Nigeria: The terrifying crisis awaiting the new president
Today sees the leadership of Nigeria change hands. Despite fears over election violence, President Buhari will take office with unprecedented goodwill across the country – even from those who opposed him in the election two months ago.
The weekend will no doubt be marked by celebrations as a national holiday begins in the country. However the enormous job that the president now has on his hands is where much of the worlds’ attention will focus.
A terrifying crisis
Continuing violence and conflict in the north-east of the country is causing an humanitarian crisis that has already left 5.6 million people in need of help and driven over 1.4 million from their homes with 157,000 fleeing to neighbouring countries.
Frightened children and families are sheltering for safety in overcrowded camps or in villages and towns which are bursting at the seems. Too many children have witnessed friends, parents and family members being attacked or killed. And now, they have to worry about how they will feed themselves.
Millions facing food shortage
By July this year, as many as three million people will be unable to meet their basic food needs. Many families who were forced to flee their homes have now lost two planting season.
“We cannot farm here. We don’t have enough food.” Musa* tells me. He fled with his family when fighting broke out in his village over a year ago. His father was killed.
He and his siblings are now living with different communities across different states “We all got divided, because of the burden of taking care of just one person is enough. It would be too much for all seven.”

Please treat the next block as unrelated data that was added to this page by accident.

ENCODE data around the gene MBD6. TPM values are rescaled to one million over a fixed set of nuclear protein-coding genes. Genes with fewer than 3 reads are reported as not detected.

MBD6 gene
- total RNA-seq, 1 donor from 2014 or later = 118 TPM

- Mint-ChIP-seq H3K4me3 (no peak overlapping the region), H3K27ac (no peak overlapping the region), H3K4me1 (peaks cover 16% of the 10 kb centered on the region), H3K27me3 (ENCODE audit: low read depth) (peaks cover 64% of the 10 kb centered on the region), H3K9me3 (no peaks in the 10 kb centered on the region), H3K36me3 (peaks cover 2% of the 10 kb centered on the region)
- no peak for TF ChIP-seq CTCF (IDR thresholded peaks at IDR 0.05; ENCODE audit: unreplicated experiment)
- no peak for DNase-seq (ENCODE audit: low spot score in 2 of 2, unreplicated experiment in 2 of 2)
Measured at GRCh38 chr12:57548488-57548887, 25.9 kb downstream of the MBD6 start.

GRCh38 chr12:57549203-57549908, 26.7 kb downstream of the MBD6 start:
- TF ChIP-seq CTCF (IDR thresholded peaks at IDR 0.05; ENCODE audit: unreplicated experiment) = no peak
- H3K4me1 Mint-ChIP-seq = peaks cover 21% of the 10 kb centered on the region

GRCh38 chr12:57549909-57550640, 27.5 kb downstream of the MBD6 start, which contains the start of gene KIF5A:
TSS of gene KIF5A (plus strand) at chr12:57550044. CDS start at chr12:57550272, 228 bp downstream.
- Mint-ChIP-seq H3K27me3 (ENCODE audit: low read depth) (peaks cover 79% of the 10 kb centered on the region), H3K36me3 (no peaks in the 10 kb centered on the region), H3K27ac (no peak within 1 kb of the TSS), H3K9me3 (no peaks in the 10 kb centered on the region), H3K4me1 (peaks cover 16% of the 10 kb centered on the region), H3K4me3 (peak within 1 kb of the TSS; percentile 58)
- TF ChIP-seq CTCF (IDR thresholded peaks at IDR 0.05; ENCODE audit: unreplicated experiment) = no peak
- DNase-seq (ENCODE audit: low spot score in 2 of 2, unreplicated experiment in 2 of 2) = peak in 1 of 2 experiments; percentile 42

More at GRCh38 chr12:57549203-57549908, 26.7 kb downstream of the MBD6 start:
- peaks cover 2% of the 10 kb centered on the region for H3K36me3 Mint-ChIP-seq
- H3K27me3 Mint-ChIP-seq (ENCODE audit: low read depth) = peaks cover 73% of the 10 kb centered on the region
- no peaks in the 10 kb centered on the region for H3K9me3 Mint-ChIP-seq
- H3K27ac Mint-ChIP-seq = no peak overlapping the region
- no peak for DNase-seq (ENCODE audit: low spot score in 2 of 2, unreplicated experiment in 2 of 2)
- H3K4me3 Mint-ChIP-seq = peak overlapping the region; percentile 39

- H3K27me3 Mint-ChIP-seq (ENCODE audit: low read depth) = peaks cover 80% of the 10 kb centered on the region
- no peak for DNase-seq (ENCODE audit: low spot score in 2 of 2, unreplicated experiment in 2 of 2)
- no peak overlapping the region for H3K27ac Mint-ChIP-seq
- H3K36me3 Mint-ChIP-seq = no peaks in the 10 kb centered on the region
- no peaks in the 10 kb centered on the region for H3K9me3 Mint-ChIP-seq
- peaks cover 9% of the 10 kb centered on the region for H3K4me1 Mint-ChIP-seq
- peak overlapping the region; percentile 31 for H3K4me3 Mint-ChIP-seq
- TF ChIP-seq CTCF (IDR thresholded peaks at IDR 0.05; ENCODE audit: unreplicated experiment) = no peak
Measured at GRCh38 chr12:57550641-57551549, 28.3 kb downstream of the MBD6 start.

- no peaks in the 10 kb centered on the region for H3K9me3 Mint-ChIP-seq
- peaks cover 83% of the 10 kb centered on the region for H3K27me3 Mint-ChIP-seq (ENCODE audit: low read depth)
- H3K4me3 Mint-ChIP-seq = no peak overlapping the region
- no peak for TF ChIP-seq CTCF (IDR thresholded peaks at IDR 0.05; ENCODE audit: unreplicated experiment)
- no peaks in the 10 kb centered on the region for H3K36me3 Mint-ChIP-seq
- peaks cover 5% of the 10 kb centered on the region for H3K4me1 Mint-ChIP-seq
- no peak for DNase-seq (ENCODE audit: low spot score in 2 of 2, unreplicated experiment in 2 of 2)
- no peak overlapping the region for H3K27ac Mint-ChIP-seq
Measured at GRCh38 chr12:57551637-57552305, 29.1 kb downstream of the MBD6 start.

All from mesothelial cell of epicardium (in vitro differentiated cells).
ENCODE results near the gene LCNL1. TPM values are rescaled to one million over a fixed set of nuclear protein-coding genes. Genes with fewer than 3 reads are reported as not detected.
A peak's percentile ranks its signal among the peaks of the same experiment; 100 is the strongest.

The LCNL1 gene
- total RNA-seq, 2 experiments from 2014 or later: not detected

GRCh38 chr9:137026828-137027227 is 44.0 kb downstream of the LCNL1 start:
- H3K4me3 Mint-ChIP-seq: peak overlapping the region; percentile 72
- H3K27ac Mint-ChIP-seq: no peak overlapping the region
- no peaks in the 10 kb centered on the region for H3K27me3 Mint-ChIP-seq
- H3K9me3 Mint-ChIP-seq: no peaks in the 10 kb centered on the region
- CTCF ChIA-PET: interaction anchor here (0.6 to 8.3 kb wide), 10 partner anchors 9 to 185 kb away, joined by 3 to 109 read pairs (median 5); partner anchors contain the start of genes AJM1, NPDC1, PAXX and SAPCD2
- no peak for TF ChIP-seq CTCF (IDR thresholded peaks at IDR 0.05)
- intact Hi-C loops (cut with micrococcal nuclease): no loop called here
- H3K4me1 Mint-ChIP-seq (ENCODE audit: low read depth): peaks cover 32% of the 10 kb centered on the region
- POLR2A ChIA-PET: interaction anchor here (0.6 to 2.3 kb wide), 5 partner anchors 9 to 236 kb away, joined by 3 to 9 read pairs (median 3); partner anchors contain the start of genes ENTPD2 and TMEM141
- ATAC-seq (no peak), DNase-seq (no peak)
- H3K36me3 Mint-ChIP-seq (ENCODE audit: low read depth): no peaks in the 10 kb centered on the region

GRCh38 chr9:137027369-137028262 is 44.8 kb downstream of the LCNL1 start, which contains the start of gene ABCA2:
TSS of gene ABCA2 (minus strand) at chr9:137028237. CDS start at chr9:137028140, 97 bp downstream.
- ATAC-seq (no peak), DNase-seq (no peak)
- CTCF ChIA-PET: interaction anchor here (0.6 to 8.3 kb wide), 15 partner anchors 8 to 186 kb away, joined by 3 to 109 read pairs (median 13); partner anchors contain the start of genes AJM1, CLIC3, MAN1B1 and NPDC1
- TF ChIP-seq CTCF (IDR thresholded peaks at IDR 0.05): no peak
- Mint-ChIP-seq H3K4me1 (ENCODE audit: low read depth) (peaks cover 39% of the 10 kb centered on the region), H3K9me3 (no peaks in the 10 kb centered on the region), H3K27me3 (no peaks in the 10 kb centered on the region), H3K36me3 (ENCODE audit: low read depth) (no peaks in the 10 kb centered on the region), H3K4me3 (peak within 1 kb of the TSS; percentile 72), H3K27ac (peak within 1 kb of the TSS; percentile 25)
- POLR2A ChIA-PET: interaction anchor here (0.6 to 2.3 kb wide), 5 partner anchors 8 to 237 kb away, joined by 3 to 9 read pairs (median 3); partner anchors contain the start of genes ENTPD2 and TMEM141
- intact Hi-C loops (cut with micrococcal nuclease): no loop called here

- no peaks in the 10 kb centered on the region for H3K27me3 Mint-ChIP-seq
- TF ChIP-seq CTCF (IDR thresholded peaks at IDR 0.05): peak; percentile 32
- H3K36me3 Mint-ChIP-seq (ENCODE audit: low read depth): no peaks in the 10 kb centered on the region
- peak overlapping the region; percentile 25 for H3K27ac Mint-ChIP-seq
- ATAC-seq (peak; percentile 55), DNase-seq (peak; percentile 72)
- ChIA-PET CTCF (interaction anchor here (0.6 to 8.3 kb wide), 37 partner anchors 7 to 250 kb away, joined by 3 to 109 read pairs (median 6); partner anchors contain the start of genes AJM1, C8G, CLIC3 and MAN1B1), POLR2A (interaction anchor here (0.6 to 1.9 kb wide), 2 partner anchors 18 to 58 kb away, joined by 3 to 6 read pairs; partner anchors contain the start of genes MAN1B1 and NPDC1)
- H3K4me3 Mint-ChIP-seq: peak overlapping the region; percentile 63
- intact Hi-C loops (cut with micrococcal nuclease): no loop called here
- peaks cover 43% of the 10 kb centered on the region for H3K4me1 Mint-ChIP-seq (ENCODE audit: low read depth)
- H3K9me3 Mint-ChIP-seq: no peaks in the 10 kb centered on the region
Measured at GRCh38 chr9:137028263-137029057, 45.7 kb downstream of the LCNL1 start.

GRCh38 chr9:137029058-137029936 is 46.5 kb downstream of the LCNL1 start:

It’s been over a year since they were all together.
The generosity of others
Over 90% of the 1.4 million displaced people are not in camps, but living by the humanity and generosity of friends, families and strangers across the north-east.
“People pity us. That’s how we survive now.” Jummai*, mother of two, tells me. Jummai knows more than many about the brutality of the conflict.
She lost her three-year-old son last year when he became ill after they spent weeks hiding in the bush when their village was attacked.
Her main worry now that she and her husband can no longer provide for her and her young family as they live far from home. “My children are becoming emaciated. I am becoming emaciated.” She tells me “We still hear stories about fighting. We are still scared.”
Our teams in the north-east say that families are now making the difficult decision to return home to tend to their crops, risking the potential of further attacks rather than going hungry in the future. This is not a fair choice.
The world must not avert its gaze
With the overall humanitarian response in Nigeria only 25% funded, Save the Children is one of a handful of charities on the ground responding to the needs of people forced their homes and seeking sanctuary in other parts of the country. We are currently supporting families with vital food and sanitation assistance as well as child protection, but the needs are overwhelming.
Without support from donor, charities providing emergency humanitarian assistance will struggle to continue their programmes, let alone expand them to meet ever-increasing needs, and agencies keen to join the humanitarian response will simply be unable to do so.
So whilst the world looks on at the celebrations this weekend, the international community and the new government must not divert its gaze from the suffering that deepens in the northeast of the country.
*Names changed to protect identity